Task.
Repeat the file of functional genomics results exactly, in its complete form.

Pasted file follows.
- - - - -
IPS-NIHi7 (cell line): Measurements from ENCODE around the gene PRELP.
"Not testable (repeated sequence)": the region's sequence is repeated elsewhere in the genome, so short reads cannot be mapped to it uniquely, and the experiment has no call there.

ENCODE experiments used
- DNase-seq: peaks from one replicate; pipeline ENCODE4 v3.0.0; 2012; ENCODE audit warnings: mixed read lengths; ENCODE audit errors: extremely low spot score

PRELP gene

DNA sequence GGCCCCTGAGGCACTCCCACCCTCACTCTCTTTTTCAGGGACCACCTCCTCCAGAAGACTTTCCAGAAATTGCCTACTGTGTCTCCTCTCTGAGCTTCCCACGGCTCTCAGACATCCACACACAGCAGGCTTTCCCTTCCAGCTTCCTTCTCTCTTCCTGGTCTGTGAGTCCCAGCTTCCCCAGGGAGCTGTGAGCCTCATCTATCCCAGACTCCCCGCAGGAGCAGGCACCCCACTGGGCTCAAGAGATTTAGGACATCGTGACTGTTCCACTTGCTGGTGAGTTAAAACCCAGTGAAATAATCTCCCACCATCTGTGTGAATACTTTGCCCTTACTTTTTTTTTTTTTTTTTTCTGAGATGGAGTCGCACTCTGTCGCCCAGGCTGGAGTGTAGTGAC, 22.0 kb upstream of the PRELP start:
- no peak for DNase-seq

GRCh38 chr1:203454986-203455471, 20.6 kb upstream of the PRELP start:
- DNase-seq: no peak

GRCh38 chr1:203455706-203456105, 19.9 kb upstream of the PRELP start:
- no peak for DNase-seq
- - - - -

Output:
IPS-NIHi7 (cell line): Measurements from ENCODE around the gene PRELP.
"Not testable (repeated sequence)": the region's sequence is repeated elsewhere in the genome, so short reads cannot be mapped to it uniquely, and the experiment has no call there.

ENCODE experiments used
- DNase-seq: peaks from one replicate; pipeline ENCODE4 v3.0.0; 2012; ENCODE audit warnings: mixed read lengths; ENCODE audit errors: extremely low spot score

PRELP gene

DNA sequence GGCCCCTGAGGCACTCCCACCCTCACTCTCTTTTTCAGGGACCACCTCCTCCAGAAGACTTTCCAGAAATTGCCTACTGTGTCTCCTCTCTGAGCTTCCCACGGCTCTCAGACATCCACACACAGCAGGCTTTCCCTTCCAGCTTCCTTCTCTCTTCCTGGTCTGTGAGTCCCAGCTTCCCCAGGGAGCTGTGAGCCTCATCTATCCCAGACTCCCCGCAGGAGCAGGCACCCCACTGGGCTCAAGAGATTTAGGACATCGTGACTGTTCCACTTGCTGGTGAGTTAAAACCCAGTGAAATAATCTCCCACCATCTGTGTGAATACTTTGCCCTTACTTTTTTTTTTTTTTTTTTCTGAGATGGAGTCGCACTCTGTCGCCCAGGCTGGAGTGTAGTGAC, 22.0 kb upstream of the PRELP start:
- no peak for DNase-seq

GRCh38 chr1:203454986-203455471, 20.6 kb upstream of the PRELP start:
- DNase-seq: no peak

GRCh38 chr1:203455706-203456105, 19.9 kb upstream of the PRELP start:
- no peak for DNase-seq